and all cells in $V$ are know to be accessible to the program, thus not
reclaimable. The complement $H-V$ of $V$ in the heap determines what
cells are unreachable by the mutator program and can be reclaimed by
the collector for future allocation to the mutator.

Of couse, details vary depending on how sets are implemented, and on
whether it is $V$ and $U$, or $U$ and $T$, which are effectively
represented.

I also skip details about what is a cell, whether they come in one size or
many, how we find pointers in them, how they may be compacted, and a
host of other technical issues which you can find in books and surveys
on garbage collection.

You may have notice that this is an extremely simple algorithm. There
is no recursion, but only a loop on the elements of the set $U$ that can
grow as it is being processed
, until it eventually empties. No a priori assumption about extra memory.
Whatever allows identifying the sets, and doing cheaply enough the
needed operations will do. Note that the order in which cells are
processed is irrelevant (no specific need for a pushdown stack), which gives a lot of freedom for choosing the means to represent the sets efficiently.

Where known implementations differ is in the way these sets are actually
represented. Many techniques have been actually used:

• bit map: Some memory space is preserved for a map that has one bit
for each memory cell, which can be found using the adress of the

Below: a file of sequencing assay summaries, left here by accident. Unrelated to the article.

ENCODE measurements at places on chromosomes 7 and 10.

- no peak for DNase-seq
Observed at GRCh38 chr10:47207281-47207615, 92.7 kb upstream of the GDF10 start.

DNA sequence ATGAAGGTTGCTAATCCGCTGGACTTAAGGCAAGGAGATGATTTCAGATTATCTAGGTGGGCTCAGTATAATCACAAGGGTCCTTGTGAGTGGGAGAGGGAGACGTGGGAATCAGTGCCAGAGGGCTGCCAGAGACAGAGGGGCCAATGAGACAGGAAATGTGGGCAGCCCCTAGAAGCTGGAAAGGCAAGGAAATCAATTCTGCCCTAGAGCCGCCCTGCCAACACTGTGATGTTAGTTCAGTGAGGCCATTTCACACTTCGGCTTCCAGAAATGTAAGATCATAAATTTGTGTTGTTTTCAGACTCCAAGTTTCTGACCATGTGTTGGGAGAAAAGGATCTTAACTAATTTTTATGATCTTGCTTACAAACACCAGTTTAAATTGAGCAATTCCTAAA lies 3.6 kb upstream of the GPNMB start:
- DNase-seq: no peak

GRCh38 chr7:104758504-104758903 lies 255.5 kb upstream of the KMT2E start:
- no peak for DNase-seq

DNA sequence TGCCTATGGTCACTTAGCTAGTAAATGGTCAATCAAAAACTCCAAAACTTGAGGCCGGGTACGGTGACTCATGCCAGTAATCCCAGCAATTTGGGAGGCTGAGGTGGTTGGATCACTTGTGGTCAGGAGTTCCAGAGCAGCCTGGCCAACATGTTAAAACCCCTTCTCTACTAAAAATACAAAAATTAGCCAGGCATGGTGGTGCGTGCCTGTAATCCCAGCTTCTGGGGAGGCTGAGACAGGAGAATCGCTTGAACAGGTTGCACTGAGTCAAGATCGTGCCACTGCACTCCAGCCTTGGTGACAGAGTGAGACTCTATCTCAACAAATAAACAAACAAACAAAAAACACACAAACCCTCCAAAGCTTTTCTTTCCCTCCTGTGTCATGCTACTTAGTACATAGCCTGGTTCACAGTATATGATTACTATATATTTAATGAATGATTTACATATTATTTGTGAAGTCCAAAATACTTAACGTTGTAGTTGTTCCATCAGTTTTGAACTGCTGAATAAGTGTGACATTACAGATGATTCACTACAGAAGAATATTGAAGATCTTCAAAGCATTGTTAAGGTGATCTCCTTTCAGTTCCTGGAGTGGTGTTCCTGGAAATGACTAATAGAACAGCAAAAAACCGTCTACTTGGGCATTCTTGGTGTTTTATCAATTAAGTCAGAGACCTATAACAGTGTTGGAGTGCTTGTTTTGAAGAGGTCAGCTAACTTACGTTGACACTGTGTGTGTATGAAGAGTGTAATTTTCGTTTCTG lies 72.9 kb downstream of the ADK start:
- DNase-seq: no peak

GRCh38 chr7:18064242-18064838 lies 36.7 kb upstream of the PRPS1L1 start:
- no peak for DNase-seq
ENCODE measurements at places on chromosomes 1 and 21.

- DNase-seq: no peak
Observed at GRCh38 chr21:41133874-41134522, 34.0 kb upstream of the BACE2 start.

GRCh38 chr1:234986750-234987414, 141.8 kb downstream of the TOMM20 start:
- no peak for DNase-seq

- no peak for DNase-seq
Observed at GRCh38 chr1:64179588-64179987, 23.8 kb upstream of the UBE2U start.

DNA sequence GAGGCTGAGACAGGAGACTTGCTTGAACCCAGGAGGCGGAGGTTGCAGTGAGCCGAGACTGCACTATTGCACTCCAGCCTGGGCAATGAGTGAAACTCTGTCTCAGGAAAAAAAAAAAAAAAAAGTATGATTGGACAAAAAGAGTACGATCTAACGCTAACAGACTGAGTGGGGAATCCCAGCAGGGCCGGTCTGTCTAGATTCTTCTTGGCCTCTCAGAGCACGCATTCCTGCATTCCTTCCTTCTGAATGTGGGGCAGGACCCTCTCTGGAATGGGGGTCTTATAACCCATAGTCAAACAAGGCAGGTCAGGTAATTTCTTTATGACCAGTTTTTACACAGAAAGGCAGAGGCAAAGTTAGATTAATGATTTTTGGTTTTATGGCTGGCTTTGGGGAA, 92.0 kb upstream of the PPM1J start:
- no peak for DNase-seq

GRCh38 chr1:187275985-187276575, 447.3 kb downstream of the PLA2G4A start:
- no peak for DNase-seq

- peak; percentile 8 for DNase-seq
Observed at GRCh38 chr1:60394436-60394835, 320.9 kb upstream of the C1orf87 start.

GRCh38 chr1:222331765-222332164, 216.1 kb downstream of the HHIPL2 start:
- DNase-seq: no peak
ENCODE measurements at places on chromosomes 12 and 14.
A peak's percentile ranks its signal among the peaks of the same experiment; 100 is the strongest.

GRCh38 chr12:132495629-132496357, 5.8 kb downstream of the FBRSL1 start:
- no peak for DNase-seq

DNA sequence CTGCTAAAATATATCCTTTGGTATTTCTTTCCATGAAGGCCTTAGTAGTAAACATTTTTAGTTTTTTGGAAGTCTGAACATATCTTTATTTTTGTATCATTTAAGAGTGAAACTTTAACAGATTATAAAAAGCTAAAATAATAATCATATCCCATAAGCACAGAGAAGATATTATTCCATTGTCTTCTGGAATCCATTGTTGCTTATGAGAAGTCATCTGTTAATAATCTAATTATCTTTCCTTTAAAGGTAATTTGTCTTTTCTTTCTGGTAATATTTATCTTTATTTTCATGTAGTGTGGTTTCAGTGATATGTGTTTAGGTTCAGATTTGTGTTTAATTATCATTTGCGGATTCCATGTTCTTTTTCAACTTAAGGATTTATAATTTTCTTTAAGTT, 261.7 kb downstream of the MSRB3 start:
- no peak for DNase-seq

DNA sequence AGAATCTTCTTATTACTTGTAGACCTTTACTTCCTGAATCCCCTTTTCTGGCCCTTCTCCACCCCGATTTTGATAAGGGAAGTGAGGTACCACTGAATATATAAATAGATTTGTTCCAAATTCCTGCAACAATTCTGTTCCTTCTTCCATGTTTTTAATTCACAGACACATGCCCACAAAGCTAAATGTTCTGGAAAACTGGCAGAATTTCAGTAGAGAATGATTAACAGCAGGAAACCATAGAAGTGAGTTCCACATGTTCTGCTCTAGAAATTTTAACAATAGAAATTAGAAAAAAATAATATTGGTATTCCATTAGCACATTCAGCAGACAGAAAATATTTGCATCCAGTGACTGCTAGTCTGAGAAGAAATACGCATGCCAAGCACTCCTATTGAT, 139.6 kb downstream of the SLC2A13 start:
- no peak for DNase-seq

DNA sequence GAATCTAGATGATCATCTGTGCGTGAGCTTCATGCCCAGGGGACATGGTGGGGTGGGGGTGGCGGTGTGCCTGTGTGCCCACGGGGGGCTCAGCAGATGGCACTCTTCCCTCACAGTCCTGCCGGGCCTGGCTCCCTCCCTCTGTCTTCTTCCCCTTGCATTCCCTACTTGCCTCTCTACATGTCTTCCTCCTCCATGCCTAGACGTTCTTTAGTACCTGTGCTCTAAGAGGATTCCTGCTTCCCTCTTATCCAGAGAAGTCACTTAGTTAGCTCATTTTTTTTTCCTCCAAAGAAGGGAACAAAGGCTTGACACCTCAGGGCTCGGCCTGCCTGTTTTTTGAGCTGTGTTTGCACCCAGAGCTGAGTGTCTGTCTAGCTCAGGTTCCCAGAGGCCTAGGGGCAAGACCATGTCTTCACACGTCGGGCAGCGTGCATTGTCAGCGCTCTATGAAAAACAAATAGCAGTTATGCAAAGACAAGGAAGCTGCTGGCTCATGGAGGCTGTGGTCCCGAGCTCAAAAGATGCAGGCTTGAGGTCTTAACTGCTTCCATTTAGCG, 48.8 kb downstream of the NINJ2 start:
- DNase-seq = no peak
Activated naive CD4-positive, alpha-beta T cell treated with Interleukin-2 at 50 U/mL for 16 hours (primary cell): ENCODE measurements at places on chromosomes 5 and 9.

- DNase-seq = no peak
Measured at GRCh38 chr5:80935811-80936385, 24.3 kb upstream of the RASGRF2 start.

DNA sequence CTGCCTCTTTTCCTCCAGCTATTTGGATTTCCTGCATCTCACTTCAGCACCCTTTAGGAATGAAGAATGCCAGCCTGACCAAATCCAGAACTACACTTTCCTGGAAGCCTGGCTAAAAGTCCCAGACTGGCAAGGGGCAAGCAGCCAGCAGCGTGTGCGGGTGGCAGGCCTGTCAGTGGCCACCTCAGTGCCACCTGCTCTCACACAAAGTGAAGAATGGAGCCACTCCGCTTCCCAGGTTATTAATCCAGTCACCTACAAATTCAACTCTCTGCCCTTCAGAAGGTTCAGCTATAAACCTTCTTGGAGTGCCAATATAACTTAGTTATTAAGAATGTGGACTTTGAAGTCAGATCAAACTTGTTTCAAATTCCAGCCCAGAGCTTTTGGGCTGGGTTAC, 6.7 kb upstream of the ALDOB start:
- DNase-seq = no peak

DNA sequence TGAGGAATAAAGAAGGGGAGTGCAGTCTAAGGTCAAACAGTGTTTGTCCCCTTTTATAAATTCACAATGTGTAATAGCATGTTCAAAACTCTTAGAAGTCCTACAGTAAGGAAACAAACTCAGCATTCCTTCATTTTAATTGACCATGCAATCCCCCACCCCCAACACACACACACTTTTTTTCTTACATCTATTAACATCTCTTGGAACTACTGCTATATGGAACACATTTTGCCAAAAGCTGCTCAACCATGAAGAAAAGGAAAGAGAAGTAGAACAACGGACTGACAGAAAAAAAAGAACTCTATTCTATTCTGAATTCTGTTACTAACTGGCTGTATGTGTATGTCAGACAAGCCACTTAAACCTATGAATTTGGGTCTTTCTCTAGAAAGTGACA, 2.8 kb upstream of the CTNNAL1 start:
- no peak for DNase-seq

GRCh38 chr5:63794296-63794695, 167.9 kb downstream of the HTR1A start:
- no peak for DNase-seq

cell. The bit is on when the corresponding cell is in the set
defined by the map. If only bit maps are used, you need only 2 bits
per cell.

• alternatively, you may have space for a special tag bit (or 2) in
each cell to mark it.

• list: you make a list of those cells that are in the set. You do not need a stack, or a specific data structure. In some
system, astute pointer reversal technique allow building the list
with very little extra memory, precisely $\log_2 p$ bits where $p$ is the number of pointers per cell, this being further reduced by means of stacks of bits.

• you may test a predicate on the content of the cell, and its pointers.

• you may relocate the cell in a free part of memory intended for all
an only the cells belonging to the set represented.

• one interesting special case is having the visited cell relocated
in another contiguous area of memory (figuring the set $V$), and representing the set $T$ of traced cells by a single, but changing, boundary address that is greater than adresses of cells in $T$, and less than those in $U$.

• you may actually combine these techniques, even for a single set.

As said, all of the above have been used by some implemented garbage
collector, strange as some may seem. It all depends on the various
constraints of the implementation. And they can be rather cheap in memory usage, possibly helped by processing order policies that can be freely chosen for that purpose, since they do not matter for the end result.

What may seem the strangest one, transfering cells in a new area, is
actually very common: it is called copy collection. It is mostly used with virtual memory.

Clearly there is no recursion, and the mutator algorithm stack does
not have to be used.

Another important point is that many modern GC are implemented for large virtual
memories
. Then getting space to implement and extra list or stack is
not an issue as new pages can be easily allocated. However, in large virtual
memories, the ennemy is not lack of space but lack of locality. Then,
the structure representing the sets, and their use, must be geared
towards preserving the locality of data structure and of GC execution.
The problem is not space but time. Inadequate implementations are more likely to show unacceptable slowdown than memory overflow.

I did not give references to the many specific algorithms, resulting from various combinations of these techniques, as this seems long enough.